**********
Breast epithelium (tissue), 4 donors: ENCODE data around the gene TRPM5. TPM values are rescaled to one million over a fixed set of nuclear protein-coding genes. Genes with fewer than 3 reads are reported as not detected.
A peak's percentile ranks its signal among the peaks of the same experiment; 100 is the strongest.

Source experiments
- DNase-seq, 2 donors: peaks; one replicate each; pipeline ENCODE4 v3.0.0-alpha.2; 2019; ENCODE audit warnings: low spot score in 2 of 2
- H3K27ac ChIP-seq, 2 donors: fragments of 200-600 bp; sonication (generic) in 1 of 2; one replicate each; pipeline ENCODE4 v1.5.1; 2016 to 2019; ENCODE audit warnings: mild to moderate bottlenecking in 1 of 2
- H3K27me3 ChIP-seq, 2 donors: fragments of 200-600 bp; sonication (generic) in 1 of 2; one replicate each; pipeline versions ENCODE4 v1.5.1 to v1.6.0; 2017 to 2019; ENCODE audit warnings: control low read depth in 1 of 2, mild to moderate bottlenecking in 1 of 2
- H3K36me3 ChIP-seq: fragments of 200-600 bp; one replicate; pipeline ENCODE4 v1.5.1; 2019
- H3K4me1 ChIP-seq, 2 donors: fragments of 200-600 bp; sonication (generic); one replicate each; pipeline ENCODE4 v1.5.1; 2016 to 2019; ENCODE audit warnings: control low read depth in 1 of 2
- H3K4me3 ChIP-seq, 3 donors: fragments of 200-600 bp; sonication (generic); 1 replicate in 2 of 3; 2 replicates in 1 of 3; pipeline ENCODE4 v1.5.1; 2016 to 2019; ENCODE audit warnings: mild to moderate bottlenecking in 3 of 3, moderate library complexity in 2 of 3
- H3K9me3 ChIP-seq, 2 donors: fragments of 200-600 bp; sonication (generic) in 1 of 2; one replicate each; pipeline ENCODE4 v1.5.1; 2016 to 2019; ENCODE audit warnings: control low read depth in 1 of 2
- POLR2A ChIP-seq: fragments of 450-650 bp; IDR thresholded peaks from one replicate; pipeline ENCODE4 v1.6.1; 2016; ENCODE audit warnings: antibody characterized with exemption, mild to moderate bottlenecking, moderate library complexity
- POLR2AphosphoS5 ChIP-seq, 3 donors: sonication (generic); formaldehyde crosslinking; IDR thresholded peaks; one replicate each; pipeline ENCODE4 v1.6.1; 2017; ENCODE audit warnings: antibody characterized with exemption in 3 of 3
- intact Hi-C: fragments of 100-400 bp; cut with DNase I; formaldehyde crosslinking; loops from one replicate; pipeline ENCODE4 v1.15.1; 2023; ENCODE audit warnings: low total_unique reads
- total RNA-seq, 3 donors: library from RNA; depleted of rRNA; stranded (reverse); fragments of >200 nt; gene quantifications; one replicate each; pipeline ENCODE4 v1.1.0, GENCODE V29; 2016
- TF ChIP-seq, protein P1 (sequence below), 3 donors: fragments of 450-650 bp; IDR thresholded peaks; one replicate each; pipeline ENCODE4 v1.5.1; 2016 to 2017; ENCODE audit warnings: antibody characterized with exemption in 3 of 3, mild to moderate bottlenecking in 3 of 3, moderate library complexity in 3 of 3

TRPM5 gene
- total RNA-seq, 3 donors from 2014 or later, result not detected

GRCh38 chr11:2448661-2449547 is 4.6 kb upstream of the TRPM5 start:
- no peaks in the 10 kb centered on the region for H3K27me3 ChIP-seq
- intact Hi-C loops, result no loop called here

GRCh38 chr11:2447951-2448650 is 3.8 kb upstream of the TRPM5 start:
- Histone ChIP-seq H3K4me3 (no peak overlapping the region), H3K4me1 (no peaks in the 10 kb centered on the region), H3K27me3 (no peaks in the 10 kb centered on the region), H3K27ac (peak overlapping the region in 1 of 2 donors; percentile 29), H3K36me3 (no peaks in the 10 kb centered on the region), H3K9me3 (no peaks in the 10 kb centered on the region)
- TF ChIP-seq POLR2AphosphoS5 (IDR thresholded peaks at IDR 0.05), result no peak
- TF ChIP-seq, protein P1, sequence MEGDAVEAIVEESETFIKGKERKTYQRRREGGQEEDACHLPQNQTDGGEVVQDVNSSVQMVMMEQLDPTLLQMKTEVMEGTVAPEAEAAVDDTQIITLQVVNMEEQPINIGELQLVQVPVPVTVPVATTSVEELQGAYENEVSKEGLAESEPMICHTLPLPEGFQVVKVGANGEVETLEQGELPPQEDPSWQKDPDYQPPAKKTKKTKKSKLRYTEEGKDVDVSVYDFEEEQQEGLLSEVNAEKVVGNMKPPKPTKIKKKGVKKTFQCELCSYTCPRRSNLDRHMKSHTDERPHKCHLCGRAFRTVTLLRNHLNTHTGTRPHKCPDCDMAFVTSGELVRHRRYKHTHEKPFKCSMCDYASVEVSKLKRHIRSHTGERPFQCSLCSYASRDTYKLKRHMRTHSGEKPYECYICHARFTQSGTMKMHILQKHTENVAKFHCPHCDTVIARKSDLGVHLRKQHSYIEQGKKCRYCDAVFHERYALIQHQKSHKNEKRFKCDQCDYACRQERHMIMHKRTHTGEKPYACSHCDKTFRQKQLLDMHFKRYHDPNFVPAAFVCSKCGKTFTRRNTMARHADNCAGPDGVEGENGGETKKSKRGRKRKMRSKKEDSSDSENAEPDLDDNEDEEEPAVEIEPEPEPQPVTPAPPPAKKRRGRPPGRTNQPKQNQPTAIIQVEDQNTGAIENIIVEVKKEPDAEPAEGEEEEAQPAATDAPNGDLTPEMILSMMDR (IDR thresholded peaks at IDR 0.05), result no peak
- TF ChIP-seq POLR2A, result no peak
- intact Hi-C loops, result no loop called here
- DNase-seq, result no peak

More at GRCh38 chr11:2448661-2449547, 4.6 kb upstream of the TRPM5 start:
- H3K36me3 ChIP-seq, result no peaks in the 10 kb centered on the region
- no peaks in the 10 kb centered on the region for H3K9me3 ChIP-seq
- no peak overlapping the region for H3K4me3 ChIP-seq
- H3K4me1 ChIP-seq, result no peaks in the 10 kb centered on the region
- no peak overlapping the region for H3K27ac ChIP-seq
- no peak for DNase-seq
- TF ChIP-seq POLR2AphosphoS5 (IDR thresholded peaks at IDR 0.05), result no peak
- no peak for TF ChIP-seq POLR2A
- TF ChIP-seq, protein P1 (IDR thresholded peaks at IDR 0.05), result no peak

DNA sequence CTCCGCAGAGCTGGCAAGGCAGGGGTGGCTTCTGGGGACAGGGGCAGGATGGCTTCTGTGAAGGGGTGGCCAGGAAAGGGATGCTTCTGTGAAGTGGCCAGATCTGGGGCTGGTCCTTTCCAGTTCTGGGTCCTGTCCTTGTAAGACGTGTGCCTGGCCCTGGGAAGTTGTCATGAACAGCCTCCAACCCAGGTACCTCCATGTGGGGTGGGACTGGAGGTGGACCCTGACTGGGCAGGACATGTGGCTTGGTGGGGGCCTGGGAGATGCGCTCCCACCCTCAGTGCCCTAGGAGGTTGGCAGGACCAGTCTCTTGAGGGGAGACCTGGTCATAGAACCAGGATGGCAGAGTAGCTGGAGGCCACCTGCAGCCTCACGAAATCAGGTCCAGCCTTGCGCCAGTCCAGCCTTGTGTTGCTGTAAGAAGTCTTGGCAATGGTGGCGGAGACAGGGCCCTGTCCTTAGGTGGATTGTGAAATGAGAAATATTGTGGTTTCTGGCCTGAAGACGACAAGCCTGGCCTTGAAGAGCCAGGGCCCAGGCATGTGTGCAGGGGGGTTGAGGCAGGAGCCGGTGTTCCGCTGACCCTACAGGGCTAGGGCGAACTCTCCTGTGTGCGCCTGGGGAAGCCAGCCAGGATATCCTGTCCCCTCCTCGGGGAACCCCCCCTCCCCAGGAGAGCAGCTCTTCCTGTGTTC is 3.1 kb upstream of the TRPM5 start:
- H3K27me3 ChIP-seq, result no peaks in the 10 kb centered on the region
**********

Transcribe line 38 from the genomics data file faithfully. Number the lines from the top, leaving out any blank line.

DNA sequence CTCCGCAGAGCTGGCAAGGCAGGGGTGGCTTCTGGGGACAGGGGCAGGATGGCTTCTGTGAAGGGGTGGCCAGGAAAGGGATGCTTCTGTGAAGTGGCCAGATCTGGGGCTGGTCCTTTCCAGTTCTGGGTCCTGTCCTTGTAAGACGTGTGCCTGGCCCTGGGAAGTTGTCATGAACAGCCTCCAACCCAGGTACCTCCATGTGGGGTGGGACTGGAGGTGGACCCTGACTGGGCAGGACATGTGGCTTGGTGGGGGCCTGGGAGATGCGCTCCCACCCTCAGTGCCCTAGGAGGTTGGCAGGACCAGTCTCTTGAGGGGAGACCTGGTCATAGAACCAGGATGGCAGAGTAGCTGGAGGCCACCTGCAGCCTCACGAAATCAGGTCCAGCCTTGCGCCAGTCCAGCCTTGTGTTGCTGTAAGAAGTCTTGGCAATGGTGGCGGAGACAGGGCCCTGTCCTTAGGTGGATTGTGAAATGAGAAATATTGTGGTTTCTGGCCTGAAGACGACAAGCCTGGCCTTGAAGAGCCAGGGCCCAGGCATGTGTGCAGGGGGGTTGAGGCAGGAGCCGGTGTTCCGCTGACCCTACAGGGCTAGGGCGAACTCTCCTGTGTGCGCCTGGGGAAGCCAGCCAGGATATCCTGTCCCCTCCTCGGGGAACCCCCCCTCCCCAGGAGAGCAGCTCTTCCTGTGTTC is 3.1 kb upstream of the TRPM5 start: